Holographic superconductor on Q-lattice

Journal of High Energy Physics, Feb 2015

We construct the simplest gravitational dual model of a superconductor on Q-lattices. We analyze the condition for the existence of a critical temperature at which the charged scalar field will condense. In contrast to the holographic superconductor on ionic lattices, the presence of Q-lattices will suppress the condensate of the scalar field and lower the critical temperature. In particular, when the Q-lattice background is dual to a deep insulating phase, the condensation would never occur for some small charges. Furthermore, we numerically compute the optical conductivity in the superconducting regime. It turns out that the presence of Q-lattice does not remove the pole in the imaginary part of the conductivity, ensuring the appearance of a delta function in the real part. We also evaluate the gap which in general depends on the charge of the scalar field as well as the Q-lattice parameters. Nevertheless, when the charge of the scalar field is relatively large and approaches the probe limit, the gap becomes universal with ω g ≃ 9T c which is consistent with the result for conventional holographic superconductors.

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Holographic superconductor on Q-lattice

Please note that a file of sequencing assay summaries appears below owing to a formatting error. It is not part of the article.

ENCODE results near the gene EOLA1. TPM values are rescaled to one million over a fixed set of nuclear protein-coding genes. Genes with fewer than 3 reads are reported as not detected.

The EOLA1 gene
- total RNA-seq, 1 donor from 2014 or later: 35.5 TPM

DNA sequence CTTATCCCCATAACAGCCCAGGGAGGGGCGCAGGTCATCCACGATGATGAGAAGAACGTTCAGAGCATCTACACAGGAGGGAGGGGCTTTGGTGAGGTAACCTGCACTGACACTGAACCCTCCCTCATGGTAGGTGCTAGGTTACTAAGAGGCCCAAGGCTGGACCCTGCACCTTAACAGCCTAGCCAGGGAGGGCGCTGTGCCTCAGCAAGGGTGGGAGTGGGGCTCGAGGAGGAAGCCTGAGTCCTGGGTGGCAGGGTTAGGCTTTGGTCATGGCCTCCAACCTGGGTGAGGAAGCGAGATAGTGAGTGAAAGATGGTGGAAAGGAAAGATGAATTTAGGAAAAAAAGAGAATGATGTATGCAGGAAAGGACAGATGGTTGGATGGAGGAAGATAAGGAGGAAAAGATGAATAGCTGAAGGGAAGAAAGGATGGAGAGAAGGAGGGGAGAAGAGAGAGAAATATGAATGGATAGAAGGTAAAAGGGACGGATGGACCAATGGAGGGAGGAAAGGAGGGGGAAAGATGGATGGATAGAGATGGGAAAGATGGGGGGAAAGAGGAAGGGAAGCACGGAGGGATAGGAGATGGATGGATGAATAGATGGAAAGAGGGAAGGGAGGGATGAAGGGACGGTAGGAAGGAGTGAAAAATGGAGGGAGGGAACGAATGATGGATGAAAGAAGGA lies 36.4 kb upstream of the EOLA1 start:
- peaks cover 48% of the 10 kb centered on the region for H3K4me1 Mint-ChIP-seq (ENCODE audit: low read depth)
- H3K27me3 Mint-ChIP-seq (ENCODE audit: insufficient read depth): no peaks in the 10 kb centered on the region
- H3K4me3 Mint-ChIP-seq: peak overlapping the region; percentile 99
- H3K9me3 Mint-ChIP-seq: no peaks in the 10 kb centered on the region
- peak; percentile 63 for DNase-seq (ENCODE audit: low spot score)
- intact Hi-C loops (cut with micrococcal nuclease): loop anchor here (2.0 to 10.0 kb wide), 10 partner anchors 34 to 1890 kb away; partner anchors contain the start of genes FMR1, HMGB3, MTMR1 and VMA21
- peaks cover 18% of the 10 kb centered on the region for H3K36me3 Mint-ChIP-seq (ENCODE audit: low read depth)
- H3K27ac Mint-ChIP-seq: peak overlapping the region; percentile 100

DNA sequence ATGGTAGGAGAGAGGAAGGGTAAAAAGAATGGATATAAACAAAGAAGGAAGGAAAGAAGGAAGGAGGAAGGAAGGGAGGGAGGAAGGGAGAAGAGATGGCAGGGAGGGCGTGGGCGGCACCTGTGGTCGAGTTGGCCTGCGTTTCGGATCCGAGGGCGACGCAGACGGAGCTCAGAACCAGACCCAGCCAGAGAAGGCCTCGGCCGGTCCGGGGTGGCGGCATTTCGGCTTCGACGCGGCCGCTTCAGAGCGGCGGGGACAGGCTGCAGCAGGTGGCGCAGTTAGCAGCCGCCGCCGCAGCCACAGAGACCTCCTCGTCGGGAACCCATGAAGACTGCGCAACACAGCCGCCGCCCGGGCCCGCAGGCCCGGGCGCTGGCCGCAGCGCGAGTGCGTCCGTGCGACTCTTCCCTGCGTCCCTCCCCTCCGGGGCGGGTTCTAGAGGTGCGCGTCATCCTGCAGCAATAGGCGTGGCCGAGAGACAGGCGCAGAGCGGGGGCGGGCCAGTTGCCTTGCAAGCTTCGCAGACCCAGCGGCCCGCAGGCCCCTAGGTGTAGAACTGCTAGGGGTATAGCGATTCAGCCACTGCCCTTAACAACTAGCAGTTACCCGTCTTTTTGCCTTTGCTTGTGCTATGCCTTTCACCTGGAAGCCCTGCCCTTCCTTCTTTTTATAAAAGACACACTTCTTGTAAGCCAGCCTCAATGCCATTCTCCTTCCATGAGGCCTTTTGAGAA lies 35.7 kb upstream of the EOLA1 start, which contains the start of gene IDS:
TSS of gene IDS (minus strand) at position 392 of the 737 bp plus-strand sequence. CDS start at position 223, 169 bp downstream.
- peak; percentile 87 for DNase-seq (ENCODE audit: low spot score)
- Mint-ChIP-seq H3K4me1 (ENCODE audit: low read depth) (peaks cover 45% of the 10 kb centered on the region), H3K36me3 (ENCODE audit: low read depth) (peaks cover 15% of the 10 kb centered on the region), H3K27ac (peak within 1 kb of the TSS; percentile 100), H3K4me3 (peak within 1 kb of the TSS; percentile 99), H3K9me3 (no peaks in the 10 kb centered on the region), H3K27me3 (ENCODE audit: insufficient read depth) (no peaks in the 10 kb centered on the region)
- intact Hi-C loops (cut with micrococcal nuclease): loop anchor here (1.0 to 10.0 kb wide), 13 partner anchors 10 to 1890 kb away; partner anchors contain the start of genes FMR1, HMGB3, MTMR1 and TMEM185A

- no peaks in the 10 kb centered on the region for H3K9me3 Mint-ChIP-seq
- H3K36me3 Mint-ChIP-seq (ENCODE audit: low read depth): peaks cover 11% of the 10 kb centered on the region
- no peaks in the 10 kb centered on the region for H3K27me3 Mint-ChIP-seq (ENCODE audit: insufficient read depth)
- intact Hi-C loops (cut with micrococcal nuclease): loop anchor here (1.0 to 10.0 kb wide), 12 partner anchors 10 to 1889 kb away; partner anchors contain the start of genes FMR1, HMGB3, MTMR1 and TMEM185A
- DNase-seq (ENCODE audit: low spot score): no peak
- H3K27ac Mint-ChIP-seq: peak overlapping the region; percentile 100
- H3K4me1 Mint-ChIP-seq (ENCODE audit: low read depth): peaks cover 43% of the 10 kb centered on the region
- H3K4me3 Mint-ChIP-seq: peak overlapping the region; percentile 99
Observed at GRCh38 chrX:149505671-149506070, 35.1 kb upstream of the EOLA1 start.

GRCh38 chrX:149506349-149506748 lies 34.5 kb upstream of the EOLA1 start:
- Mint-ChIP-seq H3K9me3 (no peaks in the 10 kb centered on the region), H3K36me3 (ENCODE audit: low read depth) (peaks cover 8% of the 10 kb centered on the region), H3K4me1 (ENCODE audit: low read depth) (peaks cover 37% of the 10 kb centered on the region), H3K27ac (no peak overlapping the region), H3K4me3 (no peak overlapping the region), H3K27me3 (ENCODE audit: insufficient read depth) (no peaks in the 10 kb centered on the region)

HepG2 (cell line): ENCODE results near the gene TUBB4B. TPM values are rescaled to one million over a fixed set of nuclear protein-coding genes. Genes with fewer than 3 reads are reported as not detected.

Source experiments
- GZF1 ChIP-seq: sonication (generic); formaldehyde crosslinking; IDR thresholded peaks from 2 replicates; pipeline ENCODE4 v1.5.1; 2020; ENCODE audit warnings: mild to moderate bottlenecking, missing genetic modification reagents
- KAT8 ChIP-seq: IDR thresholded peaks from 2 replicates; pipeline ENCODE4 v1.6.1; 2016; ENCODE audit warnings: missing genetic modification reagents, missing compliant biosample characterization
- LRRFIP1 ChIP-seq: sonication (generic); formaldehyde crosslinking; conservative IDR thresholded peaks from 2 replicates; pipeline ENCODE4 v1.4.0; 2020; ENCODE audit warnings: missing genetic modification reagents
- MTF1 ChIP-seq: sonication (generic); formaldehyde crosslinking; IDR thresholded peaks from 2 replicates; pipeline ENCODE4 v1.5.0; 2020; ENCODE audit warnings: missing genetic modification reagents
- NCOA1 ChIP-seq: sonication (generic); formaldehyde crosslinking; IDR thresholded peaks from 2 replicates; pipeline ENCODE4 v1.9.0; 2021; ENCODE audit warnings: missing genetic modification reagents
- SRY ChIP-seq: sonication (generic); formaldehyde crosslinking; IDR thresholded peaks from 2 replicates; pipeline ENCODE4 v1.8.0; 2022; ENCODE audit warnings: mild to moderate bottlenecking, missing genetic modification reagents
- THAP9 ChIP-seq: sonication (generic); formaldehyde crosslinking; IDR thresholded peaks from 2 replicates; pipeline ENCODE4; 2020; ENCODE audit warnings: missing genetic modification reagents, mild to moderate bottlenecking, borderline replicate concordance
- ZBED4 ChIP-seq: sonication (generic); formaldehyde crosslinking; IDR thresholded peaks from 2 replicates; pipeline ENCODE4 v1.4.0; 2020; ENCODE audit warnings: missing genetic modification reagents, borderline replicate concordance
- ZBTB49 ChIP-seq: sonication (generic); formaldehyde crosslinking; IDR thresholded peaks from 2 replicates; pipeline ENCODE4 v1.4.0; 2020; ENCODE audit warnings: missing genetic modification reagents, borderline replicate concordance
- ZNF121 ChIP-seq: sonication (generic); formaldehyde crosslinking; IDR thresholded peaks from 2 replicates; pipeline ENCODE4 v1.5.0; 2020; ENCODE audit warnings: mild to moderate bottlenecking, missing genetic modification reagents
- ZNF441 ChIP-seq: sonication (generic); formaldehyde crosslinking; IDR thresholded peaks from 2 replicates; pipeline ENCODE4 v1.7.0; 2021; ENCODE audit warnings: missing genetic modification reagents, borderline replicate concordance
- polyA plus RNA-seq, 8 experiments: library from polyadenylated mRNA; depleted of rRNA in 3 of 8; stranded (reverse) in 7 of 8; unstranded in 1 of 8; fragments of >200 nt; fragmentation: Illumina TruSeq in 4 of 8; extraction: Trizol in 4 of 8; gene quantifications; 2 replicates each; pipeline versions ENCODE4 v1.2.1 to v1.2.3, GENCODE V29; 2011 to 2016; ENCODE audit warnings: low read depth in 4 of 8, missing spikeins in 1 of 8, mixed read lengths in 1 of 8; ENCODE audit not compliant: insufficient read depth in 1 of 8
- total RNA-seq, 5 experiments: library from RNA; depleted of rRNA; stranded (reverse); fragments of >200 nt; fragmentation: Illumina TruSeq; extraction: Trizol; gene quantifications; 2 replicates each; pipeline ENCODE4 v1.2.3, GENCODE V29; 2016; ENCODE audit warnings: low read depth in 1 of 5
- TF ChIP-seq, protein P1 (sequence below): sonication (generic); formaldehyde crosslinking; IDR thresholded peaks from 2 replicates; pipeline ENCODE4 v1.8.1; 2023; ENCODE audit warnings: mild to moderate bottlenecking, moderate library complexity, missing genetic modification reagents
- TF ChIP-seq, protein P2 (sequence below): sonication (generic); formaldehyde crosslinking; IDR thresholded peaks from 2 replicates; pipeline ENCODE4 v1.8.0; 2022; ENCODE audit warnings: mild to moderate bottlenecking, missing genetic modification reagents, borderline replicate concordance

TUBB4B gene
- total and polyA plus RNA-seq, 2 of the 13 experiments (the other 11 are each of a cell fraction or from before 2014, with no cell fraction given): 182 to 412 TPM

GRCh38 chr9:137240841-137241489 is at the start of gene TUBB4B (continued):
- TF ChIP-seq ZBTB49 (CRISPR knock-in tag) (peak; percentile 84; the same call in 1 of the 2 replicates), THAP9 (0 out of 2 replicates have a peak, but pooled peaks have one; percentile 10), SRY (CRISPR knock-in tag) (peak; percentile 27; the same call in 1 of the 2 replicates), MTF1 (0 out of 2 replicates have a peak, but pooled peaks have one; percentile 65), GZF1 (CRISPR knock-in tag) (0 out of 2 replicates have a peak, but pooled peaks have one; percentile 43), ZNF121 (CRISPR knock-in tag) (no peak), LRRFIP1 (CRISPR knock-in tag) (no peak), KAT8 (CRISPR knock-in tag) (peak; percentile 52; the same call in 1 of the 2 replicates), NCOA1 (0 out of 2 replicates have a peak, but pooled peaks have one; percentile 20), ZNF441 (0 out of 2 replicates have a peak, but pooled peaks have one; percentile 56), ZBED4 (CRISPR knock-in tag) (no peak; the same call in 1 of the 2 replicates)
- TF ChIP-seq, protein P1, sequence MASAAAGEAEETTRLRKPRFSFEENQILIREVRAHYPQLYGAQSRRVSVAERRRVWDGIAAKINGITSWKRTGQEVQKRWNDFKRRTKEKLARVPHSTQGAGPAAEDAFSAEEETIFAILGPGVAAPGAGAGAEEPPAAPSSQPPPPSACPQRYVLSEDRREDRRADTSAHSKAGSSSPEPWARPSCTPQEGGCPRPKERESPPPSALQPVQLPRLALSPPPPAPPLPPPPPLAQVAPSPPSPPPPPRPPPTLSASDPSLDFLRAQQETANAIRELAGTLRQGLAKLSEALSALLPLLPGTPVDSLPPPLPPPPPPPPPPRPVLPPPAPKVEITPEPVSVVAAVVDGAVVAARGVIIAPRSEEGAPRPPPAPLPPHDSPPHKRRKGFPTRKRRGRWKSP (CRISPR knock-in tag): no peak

Received: November Holographic superconductor on Q-lattice Yi Ling 0 1 2 3 5 6 Peng Liu 0 1 2 5 6 Chao Niu 0 1 2 5 6 Jian-Pin Wu 0 1 2 3 4 6 Zhuo-Yu Xian 0 1 2 5 6 0 Jinzhou , 121013 China 1 Chinese Academy of Sciences , Beijing, 100190 China 2 Beijing , 100049 China 3 State Key Laboratory of Theoretical Physics, Institute of Theoretical Physics 4 Department of Physics, School of Mathematics and Physics, Bohai University 5 Institute of High Energy Physics, Chinese Academy of Sciences 6 Open Access , c The Authors lattices. We analyze the condition for the existence of a critical temperature at which the charged scalar field will condense. In contrast to the holographic superconductor on ionic lattices, the presence of Q-lattices will suppress the condensate of the scalar field and lower the critical temperature. In particular, when the Q-lattice background is dual to a deep insulating phase, the condensation would never occur for some small charges. Furthermore, we numerically compute the optical conductivity in the superconducting regime. It turns out that the presence of Q-lattice does not remove the pole in the imaginary part of the conductivity, ensuring the appearance of a delta function in the real part. We also evaluate the gap which in general depends on the charge of the scalar field as well as the Q-lattice parameters. Nevertheless, when the charge of the scalar field is relatively large and approaches the probe limit, the gap becomes universal with g ' 9Tc which is consistent with the result for conventional holographic superconductors. ArXiv ePrint: 1410.6761 Gauge-gravity correspondence; Holography and condensed matter physics 1 Introduction 2 3 4 The holographic setup The optical conductivity Superconductivity over Q-lattices dual to a metallic phase Superconductivity over Q-lattices dual to an insulating phase The Gauge/Gravity duality has provided a powerful tool to investigate many important phenomena of strongly correlated system in condensed matter physics. One remarkable achievement is the building of a gravitational dual model for a superconductor [13]. This construction has been extensively investigated in literature and more and more evidences in favor of this approach have been accumulated. In particular, the holographic lattice technique proposed recently has brought this approach into a new stage to reproduce quantitative features of realistic materials in experiments [46]. One remarkable achievement in this direction is the successful description of the Drude behavior of the optical conductivity at low frequency regime [424] and the exhibition of a band structure with Brillouin zones [25, 26]. Inspired by holographic lattice techniques people have also developed numerical methods to construct spatially modulated phases with a spontaneous breaking of the translational invariance [2735]. The original holographic lattice with full backreactions is simulated by a real scalar field or chemical potential which has a periodic structure on the boundary of space time [46]. We may call these lattices as scalar lattice and ionic lattice, respectively. This framework contains one limitation during the course of application. Namely, the numerical analysis involves a group of partial differential equations to solve, while its accuracy heavily depends on the temperature of the background which usually are black hole ripples. Thus, it is very challenging to explore the lattice effects at very low or even zero temperature(for recent progress, see [36]). Very recently, another much simpler but elegant framework for constructing holographic lattices is proposed in [37], which is dubbed as the Q-lattice, because of some analogies with the construction of Q-balls [38].1 In this framework, one 1Another sort of simpler holographic models with momentum relaxation can be found in [21, 22], where a family of black hole solutions is characterized only by T and k, while the parameter representing the lattice amplitude in Q-lattice is absent, thus no metal-insulator transition at low temperature. only need to solve the ordinary differential equations to compute the transport coefficients of the system, thus numerically one may drop the temperature down to a regime which may exhibit some new physics. Indeed, one novel feature has been observed in this framework. It is disclosed that black hole solutions at a fairy low temperature may be dual to different phases and a metal-insulator transition can be implemented by adjusting the parameters of Q-lattices [37, 3941]. Another advantage of Q-lattice framework is that the charge density as well as the chemical potential on the boundary can still be uniformly distributed even in the presence of the lattice background, which seems to be closer to a practical lattice system in condensed matter physics. However, in the context of ionic lattice the presence of the lattice structure always brings out a periodically distributed charge density and chemical potential on the boundary, which looks peculiar from the side of the condensed In this paper we intend to investigate the Q-lattice effects on holographic superconductor models. We will show that in general the presence of Q-lattices will suppress the condensation of the scalar field and lower the critical temperature, which is in contrast to the holographic superconductor on ionic lattices, where the critical temperature is usually enhanced by the lattice effects [6, 42]. In particular, when the black hole background is dual to a deep insulating phase, the condensation would never occur for some small charges. Furthermore, we will numerically compute the optical conductivity in the superconducting regime. It turns out that the Q-lattice does not remove the pole in the imaginary part of the conductivity, implying the appearance of a delta function in the real part and ensuring that the superconductivity is genuine and not due to the translational invariance. We also the parameters of Q-lattices. We organize the paper as follows. In next section we present the holographic setup for the superconductor model on Q-lattice, and briefly review the black hole backgrounds which are dual to metallic phases and insulating phases, respectively. Then in section three we will analyze the instability of these solutions and numerically compute the critical temperature for the condensate of the charged scalar field. The optical conductivity in the direction of the lattice will be given in section four and the gap will be evaluated as well. We conclude with some comments in section five. The holographic setup Recently various investigations to the inhomogeneous effects or lattice effects on holographic superconductors have been presented in literature [8, 4250], but these effects are almost treated perturbatively and the full backreaction on the metric is ignored. As far as we know, the first lattice model of a holographic superconductor with full backreaction is constructed in [6], in a framework of ionic lattice. Here, inspired by the recent work on Q-lattices in [37], we will construct an alternative lattice model of holographic superconductor closely following the route presented in [6]. As the first step we will construct the simplest model with the essential ingredients in this paper, but leave all the other possible constructions for further investigation in future. We start from a gravity model with two complex scalar fields plus a U(1) gauge field in four dimensions. If we work in unit in which the AdS length scale L = 1, then action is S = 4 g R + 6 2 1 F F + 2 |( ieA)|2 ||2 m2||2 , charged under the Maxwell field and will be responsible for the spontaneous breaking of the U(1) gauge symmetry and the formation of a superconducting phase. For convenience, S = 1 Z 4 g R + 6 2 1 F F + (2 e2AA)2 ()2 ||2 m2||2 , 3 + tric Reissner-Nordstrom-AdS (RN-AdS) black hole solutions on Q-lattice which have been constructed in [37]. This is a three-parameter family of black holes characterized by the chemical potential of the dual field theory and can be treated as the unit for the grand canonical system. The ansatz for the Q-lattice background is ds2 = z2 (1 z)p(z)U dt2 + (1 z)p(z)U solutions can be obtained by setting a non-trivial boundary condition at infinity for the It is shown in [37] that at low temperature the system exhibits both metallic and insulating phases. In metallic phase the conductivity in the low frequency regime is subject to the Drude law and the DC conductivity climbs up with the decrease of the temperature, while in insulating phase one can observe a soft gap in the optical conductivity and the DC conductivity goes down with the temperature. Numerically, one finds a small lattice phase. In next section we will discuss the condensate of the charged scalar field over Q-lattice background. In this section we construct a Q-lattice background with a condensate of the charged scalar unstable by estimating the critical temperature for the formation of charged scalar hair. For to find static normalizable mode of charged scalar field on a fixed Q-lattice background. As argued in [6], it is more convenient to turn this problem into a positive self-adjoint eigenvalue problem for e2, thus we rewrite the equation of motion as the following form Before solving this equation numerically, we briefly discuss the boundary condition for from the beginning, such that its asymptotical behavior at infinity is paper. Now imposing the regularity condition on the horizon and requiring the scalar field to decay as in (3.2), one can find the critical temperature for the condensate of the scalar field by solving the eigenvalue equation (3.1) for different values of the charge e. Our results are shown in figure 1. There are several curves on this plot, and each of them denotes the interesting to compare our results here with those obtained in the ionic lattice model [6]. As expected, each curve shows a rise in critical temperature with charge, which is consistent with our intuition that the increase of the charge make the condensation easier, thus the critical temperature becomes higher. This tendency is the same as that in [6]. For a given charge, we find that increasing the lattice amplitude lowers the critical temperature, which means that the condensate of the scalar field is suppressed by the presence of the Q-lattice. Later we will find this tendency can be further confirmed by plotting the value of the condensate as a function of temperature. Such a tendency is contrary to what have been found in ionic lattice and striped superconductors, where the critical temperature is enhanced by the lattice effects [6, 42]. Preliminarily we think this discrepancy might come from the different behaviors of the chemical periodic while in Q-lattice model all the fields does not manifestly depend on x except At the zero temperature limit, not all the curves have a tendency to converge to the same point as depicted in ionic lattices [6]. On the contrary, we find when the amplitude of the lattice is large enough (which may correspond to an insulating phase before the occurrence of the condensation), these lines do not converge at least at the temperature regime that our numerical accuracy can reach (see the inset of figure 1). It implies that for a given charge if its value is relatively small, the system with large lattice amplitude would not undergo a phase transition no matter how low To see more details on the dependence of the critical temperature on the lattice parameters, phase transition occurs more easily in the region with small lattice amplitudes but large wavenumbers, which corresponds to the metallic phase before the transition (as is shown in the left plot of figure 2). For a given wavenumber, the condensate becomes harder with the increase of the lattice amplitude, as illustrated in the right plot of figure 2. While for a given lattice amplitude, the condensate becomes harder with the decrease of the wavenumber (or with the increase of the lattice constant). Having found the critical temperature in a perturbative way, next we will solve all the coupled equations of motion in eq. (2.3) to find Q-lattice solutions with a scalar hair at c 2T/ 40 O e< 20 ( amplitude. The left plot is shown in the unit of the chemical potential while the right illustrates iteration. We plot the value of the condensate as a function of the temperature in figure 3. From this figure it is obvious to see that the critical temperature for the condensation goes down when the lattice amplitude increases. Such a tendency also implies that the condensation would never occur when the amplitude is large enough and beyond some critical value. Moreover, from the right plot in figure 3 we find the expectation value of the condensate becomes much larger in the unit of the critical temperature, implying a larger In the end of this section we address the issue of the relation between the value of the condensate and the charge of the scalar field. It is known in literature that when the back-reaction is taken into account, the expectation value of the condensate which may be has been testified in various Einstein gravity models with translational invariance. The presence of the ionic lattice drops the critical charge down to a lower value and it is found 2It corresponds to e ec ' 3 in the convention adopted in [2, 3]. that even with e ' 2, a gap with 8Tc can be reached [6]. Now for Q-lattice background, we plot the condensate as a function of the temperature for different values of the charge Firstly, we have tested that this value, as found in literature, is still universal in the probe limit (namely e parameters. Secondly, in comparison with the previous models we find the critical value of Qualitatively, we find the larger the lattice amplitude is, the larger the critical charge ec. This tendency is consistent with the fact that the presence of Q-lattice suppresses the condensate of the scalar field. The optical conductivity Now we turn to compute the optical conductivity in the direction of lattice. It turns out that it is enough to consider the following consistent linear perturbation over the Q-lattice As stressed in [37], htx, ax and are real functions of (t, z) such that the perturbation equations of motion will be real partial differential equations. Moreover, we suppose the to three ordinary differential equations for htx(z), ax(z) and (z). Before solving these of the system, while in previous literature one has a fixed charge density and takes its square root as the unit. Thus Tc and Tc have different units. We have checked that our results are consistent with those in literature indeed once we change the units. condition is to guarantee what we extract on the boundary for the dual field is just the current-current correlator, as investigated in [37].4 The optical conductivity is given by zax(0) Superconductivity over Q-lattices dual to a metallic phase In this subsection we discuss the optical conductivity as a function of the frequency over a Q-lattice background which is dual to a metallic phase before the phase transition. For subsection. We show the real and imaginary parts of the conductivity as a function of frequency for various charges in figure 5. Our remarks on the behavior of the optical conductivity as a function of frequency can be listed as follows. Superconductivity. First of all, in all plots we notice that once the temperature falls below the critical temperature, the imaginary part of the conductivity will not be lattice does not remove the delta function in the real part of the conductivity below the critical temperature, confirming that it is dual to a genuine superconductor. DC conductivity due to normal fluid. The real part of the conductivity will rise at the low frequency regime as well due to the lattice effects, indicating that there is a normal component to the conductivity such that our holographic model resembles a two-fluid model. Moreover, we notice that the DC conductivity will go down at first with the decrease of the temperature and then rise up to a much larger value, which can become more transparent in a log-log plot as we show in figure 6. It means that normal component of the electron fluid is decreasing to form the superfluid component, but this normal component will not disappear quickly. The raise of the DC conductivity comes from the increase of the relaxation time, as we will describe below. In addition, when the charge becomes larger, we find that the DC conductivity starts to rise up at much lower T /Tc. Low frequency behavior. In low frequency region we notice that the conductivity exhibits a metallic behavior with a Drude peak even at much lower temperature. We may fit the data at low frequency with the following formula 4Such a boundary condition is obtained by requiring that the non-zero quantities of htx and on the boundary can be cancelled out by the diffeomorphism transformation generated by the vector field and invariant under this sort of diffeomorphism transformation, this boundary condition remains in the superconducting case. Im 4 ) 0.01 a fit to this equation near the critical temperature in figure 7 and plot the values of these parameters as a function of the temperature in figure 8. In figure 7 the imaginary part of the conductivity exhibits a sudden change in low frequency region lines are fits to eq. (4.3). 2 4 when the temperature drops through the critical point. From figure 8 we find that Ks which is related to the superfluid density increases as the temperature goes down and becomes saturated around T /Tc ' 0.6, while Kn which is related to the normal fluid density decreases rapidly below the critical temperature. However, the relaxation time does not have such a monotonous behavior. As the temperature goes down from the critical one, the relaxation time will decrease at first and then rise up quickly in low temperature region, which looks peculiar in comparison with other lattice models, where the relaxation time monotonously increases with the decreasing of the temperature. In particular, when the charge of the scalar field becomes large, the turning point moves to lower temperature region. Such a phenomenon might explain why we have a smaller DC conductivity at lower temperature as described above, since it is proportional to the relaxation time. But definitely, the issue of why the relaxation time becomes smaller at lower temperature calls for further understanding in the future. Finally, we remark that in log-log plot the Drude behavior can also be conveniently captured by a straight line with a constant slope as shown in figure 6, which has previously been described in p-wave superconductors as well [51, 52]. Next we are concerned with the energy gap of the superconductor in Q-lattice model, which may be evaluated by locating the minimal value of the imaginary part of the conducand 9.247Tc, respectively. Firstly, we find these values are comparable with the values of 0.00 0.0 0.20.4 0.6 T /Tc, where the derivative is with respect to T /Tc. The dashed black line in the last plot is for the holographic superconductor in the absence of the Q-lattice (Note that in this case the Drude law is absent, Kn is identified with the DC conductivity.). the condensate we obtained in the previous section and indeed they are close. Secondly, in zero temperature limit does depend on the lattice parameters as well as the charge of always exists a critical value ec for the charge such that the energy gap approaches the previous section on the condensate of the background. In literature another way to evaluate the energy gap is to fit the temperature depenIn this thermodynamical method one need to know the normal fluid density at first. Usually which has been testified in various holographic models [2, 3, 6]. However, in the context of Q-lattice we find such exponential behavior described by eq. (4.4) is not clearly seen. The data can not be well fit in the entire region. To see if the data would have an exponential behavior in any possible interval, we would better take an alternative plot as follows. If the exponential behavior would present in some region, then from eq. (4.4) one would find the the parameter a, where the derivative is with respect to T /Tc. Therefore, an exponential behavior like eq. (4.4) would be featured by a horizontal line in the plot of TTc versus T /Tc. Our results are shown in the second plot of figure 9. In Q-lattices we do not find such behavior in any temperature region. The value of TTc constant but varies with the temperature and is obviously below the value for a system without Q-lattice in zero temperature limit. In comparison, we notice that a holographic superconductor without Q-lattice does exhibit such behavior in low temperature region, we think this discrepancy may imply that the factor Kn might not be related to the density would be true when the effective mass of quasiparticles is also temperature dependent. This issue deserves further study in the future. In the end of this subsection we briefly address the issue of the scaling law at the mid-frequency regime. This issue has previously been investigated in both normal phase [4, 19, 37, 41, 53] and superconducting phase [6, 24]. It was firstly noticed in the context of scalar lattices and ionic lattices that in an intermediate frequency regime, the magnitude of the conductivity exhibits a power law behavior as This rule has been testified in various models and in particular, its similarities with the Cuprates in superconducting phase are disclosed. However, later it is found that such a power law is not so robust in other lattice models. In particular, it was pointed out that in the context of Q-lattices there is no evidence for such an intermediate scaling [37]. Now for the holographic superconductors in Q-lattices, we may treat it in a parallel way and our result is presented in figure 10. From this figure, we find the intermediate scaling law is not manifest. Superconductivity over Q-lattices dual to an insulating phase In this subsection we briefly discuss the superconductivity over a Q-lattice which is dual to an insulating phase before the phase transition.5 We present a typical example with 5We mean the Q-lattice would exhibit an insulating behavior in zero temperature limit in the absence of the charged scalar field. ) (0.010 e In comparison with the superconductors over the Q-lattice in metallic phase, we present some general remarks as follows. With the decrease of the temperature, DC conductivity goes down at first and rises up again, which shares the temperature-dependence behavior with the case dual to the metallic phase. At low frequency, the lattice effects drive the normal electron fluid to deviate from Drude relation and exhibit an insulating behavior. This can be seen manifestly in the log-log plot in which the straight line with a constant slope becomes shorter at lower temperatures, as illustrated in the last plot of figure 11. The energy gap has the same universal behavior in the probe limit, namely Discussion In this paper we have constructed a holographic superconductor model on Q-lattice background. We have found that the lattice effects will suppress the condensate of the scalar field and thus the critical temperature becomes lower in the presence of the lattice. In particular, when the Q-lattice background is dual to a deep insulating phase, the condensate would never occur when the charge of the scalar field is relatively small. This is in contrast to the results obtained in the context of ionic lattice and striped phases, where the critical temperature is enhanced by the lattice effects. In superconducting phase it is found that the lattice does not remove the pole of the imaginary part of the conductivity, implying the existence of a delta function in the real part. The energy gap, however, depends on the lattice parameters and the charge of the scalar field. Nevertheless, in the probe limit, is consistent with our knowledge on other sorts of holographic superconductor models. For convenience we have only computed the optical conductivity of a superconductor where the Q-lattice background is dual to a typical metallic phase or a typical insulating phase prior to the condensation. In practice, many interesting phenomena have been explored by condensed matter experiments in the critical region where metal-insulator transition occurs in zero temperature limit. From this point of view one probably shows more interests in the superconducting behavior of the Q-lattice model with critical parameters This simplest model of holographic superconductors on Q-lattice can be straightforwardly generalized to other cases. For instance, we may consider to input Q-lattice structure in two spatial directions with anisotropy [54]. We may also construct the superconductor models on Q-lattice in other gravity theories, such as the Gauss-Bonnet gravity and Einstein-Maxwell-Dilaton gravity. These works deserve further investigation. This work is supported by the Natural Science Foundation of China under Grant Nos. 11275208, 11305018 and 11178002. Y.L. also acknowledges the support from Jiangxi young scientists (JingGang Star) program and 555 talent project of Jiangxi Province. J.P. Wu is also supported by Program for Liaoning Excellent Talents in University (No. LJQ2014123). Open Access. 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Yi Ling, Peng Liu, Chao Niu, Jian-Pin Wu, Zhuo-Yu Xian. Holographic superconductor on Q-lattice, Journal of High Energy Physics, 2015, 59, DOI: 10.1007/JHEP02(2015)059